The Macintosh at 50

Summary:Apple's Macintosh has been one of the defining features of the past quarter century. How about the next?

Over the past 25 years, the ideas behind the original Macintosh have become industry standard. Any 2009 computer user could sit down at an original Macintosh and use it to write and format a letter; the same can't be said of a PC from 1984.

A:\> is no longer an interface, it's an emoticon. Someone grinning in a clown hat. Meanwhile, the Mac ideals of simplicity, elegance, intuition and clarity have won the day.

But it isn't all purity of vision — today's Macs have absorbed things such as command lines, feature bloat and even run a version of Unix under the hood. The hardware has become functionally identical to that of PCs. What the Mac at 50 will look like — if the idea of individual computers is even still current — will be what most computers will look like. We asked around the office and the internet to find out what people thought.

David Meyer, senior reporter, ZDNet UK: "The Mac at age 50 will be like most personal computers in 2034 — no longer recognisable as such. It will use displays that are embedded into walls or various other surfaces. There will be a separate keyboard associated with each of these displays, but the identifiable 'Mac' itself will probably be a handheld device — not unlike the iPhone in form — that the user carries around and associates with whichever display is closest if they need a larger display than that on the handset. Either that, or it will be embedded in the user's brain."

Andrew Donoghue, via Facebook: "In 25 years, I reckon, the Apple Mac will be a cross between a computer and food blender — like the Delorean in Back to the Future and, instead of a battery (they will have been banned), you simply toss your leftover sandwiches in blender/organic energy converter sticking out the back and, hey presto, another three hours in the matrix."

Karen Friar, community and news editor, ZDNet UK: "The Mac will be a paperback-size device with a folding QwertyY keyboard that wraps around it. It will be rugged enough to just drop in the bottom of a carrier bag. A projector will allow you to use any wall or surface as a display screen. You can hook up a full-size keyboard or display screen at home or in cafés/other public areas.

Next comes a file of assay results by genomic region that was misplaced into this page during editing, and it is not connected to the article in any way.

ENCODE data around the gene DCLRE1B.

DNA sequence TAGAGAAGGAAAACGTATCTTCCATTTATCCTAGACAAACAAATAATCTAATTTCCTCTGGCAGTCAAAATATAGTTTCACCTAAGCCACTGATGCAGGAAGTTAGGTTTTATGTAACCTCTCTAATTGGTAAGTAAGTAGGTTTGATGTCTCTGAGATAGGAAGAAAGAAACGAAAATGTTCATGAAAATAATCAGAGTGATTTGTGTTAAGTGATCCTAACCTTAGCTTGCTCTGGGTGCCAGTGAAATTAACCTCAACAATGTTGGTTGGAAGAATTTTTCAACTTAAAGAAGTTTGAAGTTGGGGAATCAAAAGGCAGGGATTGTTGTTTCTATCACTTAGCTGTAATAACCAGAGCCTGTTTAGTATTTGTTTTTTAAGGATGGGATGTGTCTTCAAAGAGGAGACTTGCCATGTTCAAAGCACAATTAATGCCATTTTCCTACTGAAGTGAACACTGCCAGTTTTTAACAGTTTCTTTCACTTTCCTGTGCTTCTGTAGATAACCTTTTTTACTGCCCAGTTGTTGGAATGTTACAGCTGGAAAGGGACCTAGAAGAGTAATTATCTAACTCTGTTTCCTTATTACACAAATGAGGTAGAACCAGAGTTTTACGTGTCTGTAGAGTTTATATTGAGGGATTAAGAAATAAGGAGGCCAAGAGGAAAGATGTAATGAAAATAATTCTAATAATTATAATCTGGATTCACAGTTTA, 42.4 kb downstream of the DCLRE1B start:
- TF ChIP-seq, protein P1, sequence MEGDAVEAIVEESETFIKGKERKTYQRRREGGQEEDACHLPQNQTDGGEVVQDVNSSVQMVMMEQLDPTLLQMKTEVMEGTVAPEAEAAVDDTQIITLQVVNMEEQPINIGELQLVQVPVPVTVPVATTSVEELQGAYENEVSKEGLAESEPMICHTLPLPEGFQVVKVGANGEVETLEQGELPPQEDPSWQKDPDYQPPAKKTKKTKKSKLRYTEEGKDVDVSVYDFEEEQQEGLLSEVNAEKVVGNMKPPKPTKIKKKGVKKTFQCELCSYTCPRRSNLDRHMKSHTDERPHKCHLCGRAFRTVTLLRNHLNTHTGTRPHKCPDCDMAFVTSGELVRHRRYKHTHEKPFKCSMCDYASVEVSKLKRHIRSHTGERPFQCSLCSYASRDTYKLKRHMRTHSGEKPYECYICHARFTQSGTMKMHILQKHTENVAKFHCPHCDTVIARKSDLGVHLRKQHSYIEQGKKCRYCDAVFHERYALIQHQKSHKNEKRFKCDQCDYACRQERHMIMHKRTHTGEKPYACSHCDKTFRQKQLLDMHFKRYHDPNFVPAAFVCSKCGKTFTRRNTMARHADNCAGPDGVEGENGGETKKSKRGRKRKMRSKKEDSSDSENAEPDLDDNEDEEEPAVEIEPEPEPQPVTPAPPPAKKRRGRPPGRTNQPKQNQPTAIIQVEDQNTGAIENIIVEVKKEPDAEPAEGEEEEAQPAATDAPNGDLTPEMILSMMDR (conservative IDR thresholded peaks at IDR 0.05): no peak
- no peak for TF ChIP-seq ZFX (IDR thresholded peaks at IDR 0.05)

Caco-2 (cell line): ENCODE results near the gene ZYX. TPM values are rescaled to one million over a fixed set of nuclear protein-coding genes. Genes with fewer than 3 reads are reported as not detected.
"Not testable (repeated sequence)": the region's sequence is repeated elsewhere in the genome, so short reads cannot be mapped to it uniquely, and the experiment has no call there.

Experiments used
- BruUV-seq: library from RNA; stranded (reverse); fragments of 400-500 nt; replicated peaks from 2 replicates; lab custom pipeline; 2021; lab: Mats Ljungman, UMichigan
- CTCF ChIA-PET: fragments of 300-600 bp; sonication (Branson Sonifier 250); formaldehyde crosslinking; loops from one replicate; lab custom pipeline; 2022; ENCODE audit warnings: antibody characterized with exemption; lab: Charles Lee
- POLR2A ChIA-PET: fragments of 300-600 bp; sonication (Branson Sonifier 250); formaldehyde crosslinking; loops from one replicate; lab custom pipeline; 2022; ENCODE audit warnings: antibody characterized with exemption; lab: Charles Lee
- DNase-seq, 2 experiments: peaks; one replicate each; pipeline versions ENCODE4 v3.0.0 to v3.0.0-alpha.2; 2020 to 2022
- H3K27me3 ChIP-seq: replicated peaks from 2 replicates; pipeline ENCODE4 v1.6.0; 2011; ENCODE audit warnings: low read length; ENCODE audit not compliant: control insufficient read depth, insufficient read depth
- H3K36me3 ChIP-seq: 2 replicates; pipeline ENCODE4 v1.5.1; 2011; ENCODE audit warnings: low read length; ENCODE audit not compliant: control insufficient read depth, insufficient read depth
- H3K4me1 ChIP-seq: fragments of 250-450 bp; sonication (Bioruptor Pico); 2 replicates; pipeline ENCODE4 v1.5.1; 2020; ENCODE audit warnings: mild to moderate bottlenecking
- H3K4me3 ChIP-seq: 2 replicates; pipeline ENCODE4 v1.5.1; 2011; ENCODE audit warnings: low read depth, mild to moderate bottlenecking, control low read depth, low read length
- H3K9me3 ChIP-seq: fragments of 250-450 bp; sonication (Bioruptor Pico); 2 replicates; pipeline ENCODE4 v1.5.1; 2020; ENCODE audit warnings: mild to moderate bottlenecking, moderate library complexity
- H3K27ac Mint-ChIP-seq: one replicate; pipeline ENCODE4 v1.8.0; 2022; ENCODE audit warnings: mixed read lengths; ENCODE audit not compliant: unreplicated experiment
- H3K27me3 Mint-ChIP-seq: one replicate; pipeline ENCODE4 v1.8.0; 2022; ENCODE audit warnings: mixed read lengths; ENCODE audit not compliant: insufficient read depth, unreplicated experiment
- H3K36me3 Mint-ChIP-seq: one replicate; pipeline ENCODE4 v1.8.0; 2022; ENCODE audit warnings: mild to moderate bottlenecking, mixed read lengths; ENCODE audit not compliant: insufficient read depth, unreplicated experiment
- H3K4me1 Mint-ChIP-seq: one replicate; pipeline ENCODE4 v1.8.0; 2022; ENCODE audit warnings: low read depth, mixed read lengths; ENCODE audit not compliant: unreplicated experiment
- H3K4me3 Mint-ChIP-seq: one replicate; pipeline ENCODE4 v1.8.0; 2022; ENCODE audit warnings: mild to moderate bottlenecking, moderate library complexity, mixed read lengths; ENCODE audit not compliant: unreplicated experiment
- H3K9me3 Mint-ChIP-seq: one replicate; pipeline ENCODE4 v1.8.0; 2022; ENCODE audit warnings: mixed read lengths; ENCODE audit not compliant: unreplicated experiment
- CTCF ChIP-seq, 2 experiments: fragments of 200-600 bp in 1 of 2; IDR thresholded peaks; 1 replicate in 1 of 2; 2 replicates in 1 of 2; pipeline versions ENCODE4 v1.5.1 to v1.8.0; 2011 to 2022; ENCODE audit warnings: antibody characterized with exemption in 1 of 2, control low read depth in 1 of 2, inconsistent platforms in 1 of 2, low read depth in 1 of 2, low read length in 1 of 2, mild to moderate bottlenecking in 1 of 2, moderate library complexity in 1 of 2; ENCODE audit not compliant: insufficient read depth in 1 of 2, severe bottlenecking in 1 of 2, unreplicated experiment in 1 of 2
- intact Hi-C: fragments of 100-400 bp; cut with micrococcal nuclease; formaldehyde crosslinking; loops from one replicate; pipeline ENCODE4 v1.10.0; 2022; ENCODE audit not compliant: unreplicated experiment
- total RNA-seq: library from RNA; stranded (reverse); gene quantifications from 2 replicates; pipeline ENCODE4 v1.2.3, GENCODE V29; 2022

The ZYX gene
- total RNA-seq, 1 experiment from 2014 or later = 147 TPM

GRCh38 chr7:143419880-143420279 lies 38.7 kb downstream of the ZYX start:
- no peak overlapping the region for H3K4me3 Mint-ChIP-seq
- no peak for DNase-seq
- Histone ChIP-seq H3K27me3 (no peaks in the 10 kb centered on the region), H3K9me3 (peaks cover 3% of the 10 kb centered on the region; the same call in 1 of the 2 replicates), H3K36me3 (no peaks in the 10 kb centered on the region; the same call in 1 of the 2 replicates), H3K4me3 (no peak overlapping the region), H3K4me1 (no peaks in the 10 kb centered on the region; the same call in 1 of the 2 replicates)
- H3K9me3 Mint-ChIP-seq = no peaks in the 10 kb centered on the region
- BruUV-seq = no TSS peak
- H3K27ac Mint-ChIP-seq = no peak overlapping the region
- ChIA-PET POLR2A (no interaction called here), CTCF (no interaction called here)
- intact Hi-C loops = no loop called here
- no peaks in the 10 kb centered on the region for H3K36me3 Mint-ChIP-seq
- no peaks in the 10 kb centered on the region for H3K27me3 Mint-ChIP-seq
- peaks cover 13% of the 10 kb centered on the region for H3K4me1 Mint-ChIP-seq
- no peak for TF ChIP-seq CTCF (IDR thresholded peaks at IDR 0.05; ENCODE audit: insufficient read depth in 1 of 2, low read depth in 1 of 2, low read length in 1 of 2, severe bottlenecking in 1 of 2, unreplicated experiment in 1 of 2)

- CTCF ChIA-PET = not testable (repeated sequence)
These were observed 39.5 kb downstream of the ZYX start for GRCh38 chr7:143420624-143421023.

"You'll also be able to use any household display device (TV, etc) wirelessly. It still won't work easily with Microsoft documents."

Paul Ockenden, via Facebook: "I think, in 25 years' time, style will have triumphed so much over substance that Macs won't actually be able to do productive work. Apple's long-held ambition to create pure high-class tech-ornaments will have come to full fruition. And, despite the complete lack of functionality, people will still love them."

Charles McLellan, reviews editor, ZDNet UK: "Since the personal computer era began in the 1970s, the focus has shifted to ever more portable and more connected client devices — desktop, notebook, smartphone — with data storage and processing increasingly happening off-client, in the 'cloud'. This trend towards client convenience and cloud functionality will surely continue. So, although today's 25-year-old iMac is still recognisably a desktop computer, it's highly unlikely that the 50-year-old Mac — if such a thing still exists — will be a box (however elegant) that sits on your desk, with a keyboard and mouse attached.

"But what will the Mac of 2034 look like? Apple has always been about elegance and usability, and will surely be among the first to allow us to wear our computers lightly. Processors will continue...

Topics: Innovation


Rupert has worked at ZDNet UK, IT Week, PC Magazine, Computer Life, Mac User, Alfa Systems, Amstrad, Sinclair, Micronet 800, Marconi Space and Defence Systems, and a dodgy TV repair shop in the back streets of Plymouth. He can still swap out a gassy PL509 with the best of 'em. If you want to promote your company or product, fine -- but pl... Full Bio

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